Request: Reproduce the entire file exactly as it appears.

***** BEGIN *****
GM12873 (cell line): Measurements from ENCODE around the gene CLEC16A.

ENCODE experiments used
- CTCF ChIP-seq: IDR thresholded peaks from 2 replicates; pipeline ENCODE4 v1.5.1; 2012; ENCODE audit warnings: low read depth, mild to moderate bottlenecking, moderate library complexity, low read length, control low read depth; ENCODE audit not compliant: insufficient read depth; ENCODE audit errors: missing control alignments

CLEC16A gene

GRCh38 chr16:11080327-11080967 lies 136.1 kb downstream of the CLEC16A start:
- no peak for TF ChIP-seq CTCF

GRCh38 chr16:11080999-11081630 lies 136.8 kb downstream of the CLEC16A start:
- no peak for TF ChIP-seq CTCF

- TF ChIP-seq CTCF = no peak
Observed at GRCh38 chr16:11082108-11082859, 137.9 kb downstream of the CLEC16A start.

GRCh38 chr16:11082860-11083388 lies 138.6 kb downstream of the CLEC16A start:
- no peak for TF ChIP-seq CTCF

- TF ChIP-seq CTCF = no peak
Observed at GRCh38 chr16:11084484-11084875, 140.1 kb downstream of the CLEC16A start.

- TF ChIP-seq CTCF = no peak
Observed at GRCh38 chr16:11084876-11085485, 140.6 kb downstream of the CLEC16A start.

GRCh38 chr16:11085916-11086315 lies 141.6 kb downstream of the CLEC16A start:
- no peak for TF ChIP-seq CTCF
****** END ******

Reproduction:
GM12873 (cell line): Measurements from ENCODE around the gene CLEC16A.

ENCODE experiments used
- CTCF ChIP-seq: IDR thresholded peaks from 2 replicates; pipeline ENCODE4 v1.5.1; 2012; ENCODE audit warnings: low read depth, mild to moderate bottlenecking, moderate library complexity, low read length, control low read depth; ENCODE audit not compliant: insufficient read depth; ENCODE audit errors: missing control alignments

CLEC16A gene

GRCh38 chr16:11080327-11080967 lies 136.1 kb downstream of the CLEC16A start:
- no peak for TF ChIP-seq CTCF

GRCh38 chr16:11080999-11081630 lies 136.8 kb downstream of the CLEC16A start:
- no peak for TF ChIP-seq CTCF

- TF ChIP-seq CTCF = no peak
Observed at GRCh38 chr16:11082108-11082859, 137.9 kb downstream of the CLEC16A start.

GRCh38 chr16:11082860-11083388 lies 138.6 kb downstream of the CLEC16A start:
- no peak for TF ChIP-seq CTCF

- TF ChIP-seq CTCF = no peak
Observed at GRCh38 chr16:11084484-11084875, 140.1 kb downstream of the CLEC16A start.

- TF ChIP-seq CTCF = no peak
Observed at GRCh38 chr16:11084876-11085485, 140.6 kb downstream of the CLEC16A start.

GRCh38 chr16:11085916-11086315 lies 141.6 kb downstream of the CLEC16A start:
- no peak for TF ChIP-seq CTCF